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Velognome 01-15-13 10:57 AM

26" or 700c / large or short frames?
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So, I've been using a bicycle for most of my errands, round trips range from 5-20miles. I've been riding a MTB I converted to HD road use, dropbars, roadtires and fenders.

Works great, Linus Roll-up Panniers let me drop one bag at a time depending on what I need to haul, fully loaded with groceries, 60+lbs are an easy haul.

My curiosity is about ride quality. With a short frame (22") and 26" wheels, I've got plenty of stand over room, the wheels are husky and strong, it eats up pot holes and rough stuff, handles solidly fully loaded....but rides like a truck!

My roadbikes are 25" frames on 700c's

So, would a larger frame, 24" with 700x40 tires ride a little less truck like? I'm thinking I want to build an allarounder but maybe a dedicated utility bike like what I have is the better way to go?

Any input from experience would be greatly appreciated ( please no trailer suggestions)

fietsbob 01-15-13 08:25 PM

Door #3. I use my 20" wheel Bike Friday a lot, since I Bought it..

sloping top tube frames are all over the place depending on the slope..
determine your favorite effective top tube length, and go with that instead..

what is the top tube length dimension, on that bike?

Velognome 01-16-13 07:23 AM

it's 58cm. Door #3? Dedicated Utility? That's pretty much what I've got now. Just thinkin' "grocery getting" would be more enjoyable on a smoother ride. This one feels too much like work.

fietsbob 01-16-13 07:04 PM

Yea get another one with a 58 top tube, just dont add so many ways to carry stuff ..

Larger rider, consider a 29er. 700c but capacity of frame, for a 2" wide tire.

MadCityCyclist 01-16-13 10:42 PM

The thinner tire is more efficient in terms of rolling resistance/energy needed to travel, the wider tire will produce a smoother ride. I have a 700cc hybrid set up as a full-time utility bike, and I often use my fat bike as a utility bike. I use both to tow trailers. I ride the hybrid for the cross-town trips and the fat bike for my mid-town trips and when towing loads over 25 pounds.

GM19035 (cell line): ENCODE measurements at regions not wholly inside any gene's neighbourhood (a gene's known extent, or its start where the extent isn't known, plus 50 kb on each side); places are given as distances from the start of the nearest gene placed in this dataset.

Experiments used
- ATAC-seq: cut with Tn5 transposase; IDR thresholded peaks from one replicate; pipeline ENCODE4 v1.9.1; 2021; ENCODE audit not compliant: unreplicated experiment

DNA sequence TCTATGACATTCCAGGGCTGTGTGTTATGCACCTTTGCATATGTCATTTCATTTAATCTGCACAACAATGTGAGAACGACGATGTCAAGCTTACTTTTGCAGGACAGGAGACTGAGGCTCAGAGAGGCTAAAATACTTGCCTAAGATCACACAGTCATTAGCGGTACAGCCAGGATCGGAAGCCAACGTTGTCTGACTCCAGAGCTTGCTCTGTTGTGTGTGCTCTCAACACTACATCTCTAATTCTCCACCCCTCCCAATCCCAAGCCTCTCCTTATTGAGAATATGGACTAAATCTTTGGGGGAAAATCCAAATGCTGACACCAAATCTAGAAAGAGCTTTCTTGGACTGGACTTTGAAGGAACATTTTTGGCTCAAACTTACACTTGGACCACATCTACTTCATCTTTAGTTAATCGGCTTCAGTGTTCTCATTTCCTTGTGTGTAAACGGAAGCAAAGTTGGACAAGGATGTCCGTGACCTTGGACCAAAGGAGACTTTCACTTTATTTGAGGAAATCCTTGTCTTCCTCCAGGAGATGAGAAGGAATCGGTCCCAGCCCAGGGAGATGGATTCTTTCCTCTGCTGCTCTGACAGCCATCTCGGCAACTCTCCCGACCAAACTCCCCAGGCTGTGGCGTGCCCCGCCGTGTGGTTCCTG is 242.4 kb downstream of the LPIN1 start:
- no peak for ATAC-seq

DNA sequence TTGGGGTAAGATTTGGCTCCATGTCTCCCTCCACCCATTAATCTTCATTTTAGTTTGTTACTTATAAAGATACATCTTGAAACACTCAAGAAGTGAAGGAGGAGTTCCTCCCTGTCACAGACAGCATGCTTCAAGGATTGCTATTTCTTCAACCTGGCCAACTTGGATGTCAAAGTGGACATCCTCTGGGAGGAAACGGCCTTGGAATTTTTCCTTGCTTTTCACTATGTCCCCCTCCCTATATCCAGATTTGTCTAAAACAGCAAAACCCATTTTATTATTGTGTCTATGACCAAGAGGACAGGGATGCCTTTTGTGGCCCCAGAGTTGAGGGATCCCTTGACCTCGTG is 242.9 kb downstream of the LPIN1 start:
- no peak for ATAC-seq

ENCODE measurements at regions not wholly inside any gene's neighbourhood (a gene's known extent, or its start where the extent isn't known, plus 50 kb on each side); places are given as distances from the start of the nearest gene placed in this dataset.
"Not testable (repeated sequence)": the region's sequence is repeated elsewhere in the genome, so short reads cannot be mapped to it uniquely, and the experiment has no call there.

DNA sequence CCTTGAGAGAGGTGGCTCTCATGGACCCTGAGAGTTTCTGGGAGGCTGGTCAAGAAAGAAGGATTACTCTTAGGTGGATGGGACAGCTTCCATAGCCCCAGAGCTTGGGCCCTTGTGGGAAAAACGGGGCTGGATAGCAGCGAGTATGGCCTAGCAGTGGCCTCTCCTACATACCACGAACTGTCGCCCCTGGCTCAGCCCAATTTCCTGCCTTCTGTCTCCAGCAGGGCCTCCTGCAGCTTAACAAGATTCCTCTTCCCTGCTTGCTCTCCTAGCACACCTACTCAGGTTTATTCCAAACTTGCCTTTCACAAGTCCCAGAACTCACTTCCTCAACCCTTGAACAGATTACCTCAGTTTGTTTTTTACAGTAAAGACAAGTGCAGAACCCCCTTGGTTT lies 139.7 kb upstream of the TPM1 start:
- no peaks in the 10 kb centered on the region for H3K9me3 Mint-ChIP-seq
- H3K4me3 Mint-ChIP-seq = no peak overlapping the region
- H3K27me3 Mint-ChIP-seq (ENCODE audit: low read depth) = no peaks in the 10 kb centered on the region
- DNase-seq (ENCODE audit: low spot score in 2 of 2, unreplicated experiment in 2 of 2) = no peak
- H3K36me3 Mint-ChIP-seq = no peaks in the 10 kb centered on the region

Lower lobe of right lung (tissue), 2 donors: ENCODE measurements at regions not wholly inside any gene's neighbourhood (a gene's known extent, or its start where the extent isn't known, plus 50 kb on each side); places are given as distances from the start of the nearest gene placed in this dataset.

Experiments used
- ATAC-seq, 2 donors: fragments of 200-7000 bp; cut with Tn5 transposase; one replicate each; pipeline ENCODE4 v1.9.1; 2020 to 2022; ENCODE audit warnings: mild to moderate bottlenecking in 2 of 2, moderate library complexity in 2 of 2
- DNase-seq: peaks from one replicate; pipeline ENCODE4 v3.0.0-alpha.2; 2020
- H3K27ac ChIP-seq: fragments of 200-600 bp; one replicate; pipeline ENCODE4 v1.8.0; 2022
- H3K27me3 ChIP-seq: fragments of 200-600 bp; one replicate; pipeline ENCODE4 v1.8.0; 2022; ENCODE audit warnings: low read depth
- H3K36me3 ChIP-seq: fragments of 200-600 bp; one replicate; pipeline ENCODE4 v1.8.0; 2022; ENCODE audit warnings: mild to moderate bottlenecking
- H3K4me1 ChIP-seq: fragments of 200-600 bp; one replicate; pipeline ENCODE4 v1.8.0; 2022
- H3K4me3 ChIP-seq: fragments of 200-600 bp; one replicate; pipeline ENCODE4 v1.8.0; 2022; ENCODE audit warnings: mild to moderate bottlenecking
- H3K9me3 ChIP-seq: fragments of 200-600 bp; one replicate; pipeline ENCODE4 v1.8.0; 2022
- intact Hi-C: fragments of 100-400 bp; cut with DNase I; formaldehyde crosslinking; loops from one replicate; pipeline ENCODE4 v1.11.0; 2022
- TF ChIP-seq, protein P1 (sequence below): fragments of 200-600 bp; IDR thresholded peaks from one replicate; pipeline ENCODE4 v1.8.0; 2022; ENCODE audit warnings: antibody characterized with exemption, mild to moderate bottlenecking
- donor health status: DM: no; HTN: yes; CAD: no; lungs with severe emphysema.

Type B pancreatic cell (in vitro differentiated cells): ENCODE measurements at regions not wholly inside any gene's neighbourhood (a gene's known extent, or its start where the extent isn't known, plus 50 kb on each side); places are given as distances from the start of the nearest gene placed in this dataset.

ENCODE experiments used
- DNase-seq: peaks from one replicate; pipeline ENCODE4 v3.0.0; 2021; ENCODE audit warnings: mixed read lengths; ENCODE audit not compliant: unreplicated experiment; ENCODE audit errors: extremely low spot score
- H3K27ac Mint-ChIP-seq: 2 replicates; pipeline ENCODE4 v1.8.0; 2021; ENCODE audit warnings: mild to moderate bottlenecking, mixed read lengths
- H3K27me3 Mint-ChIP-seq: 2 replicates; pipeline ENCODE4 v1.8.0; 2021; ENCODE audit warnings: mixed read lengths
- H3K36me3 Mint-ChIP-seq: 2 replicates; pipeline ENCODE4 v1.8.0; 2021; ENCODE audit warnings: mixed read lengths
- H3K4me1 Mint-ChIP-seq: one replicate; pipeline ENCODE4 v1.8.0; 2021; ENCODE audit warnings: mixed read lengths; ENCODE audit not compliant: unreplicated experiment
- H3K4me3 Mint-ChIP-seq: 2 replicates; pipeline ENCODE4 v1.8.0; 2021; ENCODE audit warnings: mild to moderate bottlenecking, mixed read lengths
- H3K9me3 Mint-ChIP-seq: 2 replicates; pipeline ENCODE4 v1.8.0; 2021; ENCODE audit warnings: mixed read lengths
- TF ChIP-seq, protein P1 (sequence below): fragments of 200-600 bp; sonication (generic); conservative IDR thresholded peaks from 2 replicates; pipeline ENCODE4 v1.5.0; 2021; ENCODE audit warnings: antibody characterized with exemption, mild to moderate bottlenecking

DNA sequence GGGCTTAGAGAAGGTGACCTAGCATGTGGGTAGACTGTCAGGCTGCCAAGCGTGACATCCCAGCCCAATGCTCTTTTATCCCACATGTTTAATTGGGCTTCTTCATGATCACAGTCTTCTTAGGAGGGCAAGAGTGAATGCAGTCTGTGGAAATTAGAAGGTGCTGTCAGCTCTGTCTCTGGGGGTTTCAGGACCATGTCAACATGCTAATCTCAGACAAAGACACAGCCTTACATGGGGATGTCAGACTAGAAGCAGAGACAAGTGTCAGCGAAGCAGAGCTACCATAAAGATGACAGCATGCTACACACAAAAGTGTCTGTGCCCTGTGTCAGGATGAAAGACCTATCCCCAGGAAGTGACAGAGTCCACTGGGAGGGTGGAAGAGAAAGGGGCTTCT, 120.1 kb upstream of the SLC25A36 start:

The bigger tires also perform as shock absorbers when reacting to the momentum pushing the bike forward as you to stop. I never really noticed the difference until I had used the fat bike as a utility bike all last spring & summer. After getting used to that, the next time I used the hybrid to tow the trailer the difference was noticeable.

Frame size should be proportional to your size. Buy an oversized frame and your handlebar reach can be too far, you can have trouble dismounting or putting a foot down when stopping, etc.

Mr. Jim 01-17-13 10:06 AM

I've had both, for hauling stuff I vote keep the converted MTB. Your hauling bike feeling like a truck is ok, you are using it for one. The smaller wheels are stronger, less likely to have issues than larger wheels. Your current bike is working for you, I'd keep it.

Velognome 01-17-13 09:05 PM


Originally Posted by fietsbob (Post 15165207)
Yea get another one with a 58 top tube, .

Ya, been thinkin' about a Surly LHT with some 36H rims to run 700x42's


just dont add so many ways to carry stuff ..

Got to, I use 2 panniers on a average run and 4 when I make a grocery run. This is the one bike that's only about function.


Your current bike is working for you, I'd keep it.
But I want something better...maybe....maybe it's just mid winter and the N+1 bug has hit?

ironwood 05-13-13 01:49 PM

Then there is 650b. However, with a large frame like the one you want, 700c wheels might be better.

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